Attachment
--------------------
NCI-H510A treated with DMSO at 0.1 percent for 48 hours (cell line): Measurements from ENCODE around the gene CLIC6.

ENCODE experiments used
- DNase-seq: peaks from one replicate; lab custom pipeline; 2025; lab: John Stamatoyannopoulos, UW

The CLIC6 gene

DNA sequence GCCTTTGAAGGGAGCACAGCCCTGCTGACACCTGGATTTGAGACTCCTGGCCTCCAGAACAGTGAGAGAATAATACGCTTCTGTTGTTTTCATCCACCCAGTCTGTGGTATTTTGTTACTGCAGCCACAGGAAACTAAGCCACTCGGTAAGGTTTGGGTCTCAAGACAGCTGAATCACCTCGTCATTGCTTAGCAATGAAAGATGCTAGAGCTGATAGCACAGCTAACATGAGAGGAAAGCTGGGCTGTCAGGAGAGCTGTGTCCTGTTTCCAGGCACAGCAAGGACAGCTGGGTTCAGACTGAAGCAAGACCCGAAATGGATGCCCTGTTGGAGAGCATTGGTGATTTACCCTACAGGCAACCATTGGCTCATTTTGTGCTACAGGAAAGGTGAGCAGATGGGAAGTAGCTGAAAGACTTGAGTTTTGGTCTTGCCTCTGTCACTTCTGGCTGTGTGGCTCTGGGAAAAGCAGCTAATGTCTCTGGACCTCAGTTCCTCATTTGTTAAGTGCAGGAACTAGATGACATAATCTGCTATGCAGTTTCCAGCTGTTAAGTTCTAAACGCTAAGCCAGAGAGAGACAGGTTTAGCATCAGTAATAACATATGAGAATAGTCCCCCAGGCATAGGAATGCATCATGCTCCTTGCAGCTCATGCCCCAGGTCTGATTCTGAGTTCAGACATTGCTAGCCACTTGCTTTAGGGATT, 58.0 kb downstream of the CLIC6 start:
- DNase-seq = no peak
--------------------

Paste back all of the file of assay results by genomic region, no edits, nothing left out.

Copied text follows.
NCI-H510A treated with DMSO at 0.1 percent for 48 hours (cell line): Measurements from ENCODE around the gene CLIC6.

ENCODE experiments used
- DNase-seq: peaks from one replicate; lab custom pipeline; 2025; lab: John Stamatoyannopoulos, UW

The CLIC6 gene

DNA sequence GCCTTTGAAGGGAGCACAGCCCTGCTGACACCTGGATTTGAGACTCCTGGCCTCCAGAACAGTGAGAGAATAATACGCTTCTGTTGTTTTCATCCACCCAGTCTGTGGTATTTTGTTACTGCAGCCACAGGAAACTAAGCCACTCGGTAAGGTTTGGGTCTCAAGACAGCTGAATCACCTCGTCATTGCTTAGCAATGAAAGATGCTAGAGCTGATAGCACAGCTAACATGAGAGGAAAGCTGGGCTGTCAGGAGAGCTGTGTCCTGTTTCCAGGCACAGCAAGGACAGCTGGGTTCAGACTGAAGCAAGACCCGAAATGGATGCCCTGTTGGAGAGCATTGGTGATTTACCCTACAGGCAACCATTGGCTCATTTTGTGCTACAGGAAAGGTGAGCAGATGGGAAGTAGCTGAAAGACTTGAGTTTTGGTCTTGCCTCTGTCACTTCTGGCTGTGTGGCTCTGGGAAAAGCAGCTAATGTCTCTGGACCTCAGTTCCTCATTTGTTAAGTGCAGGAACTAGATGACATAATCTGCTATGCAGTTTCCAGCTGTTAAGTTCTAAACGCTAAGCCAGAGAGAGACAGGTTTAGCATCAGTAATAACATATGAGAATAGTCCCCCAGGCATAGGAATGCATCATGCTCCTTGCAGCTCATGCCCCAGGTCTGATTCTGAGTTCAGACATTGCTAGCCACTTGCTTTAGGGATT, 58.0 kb downstream of the CLIC6 start:
- DNase-seq = no peak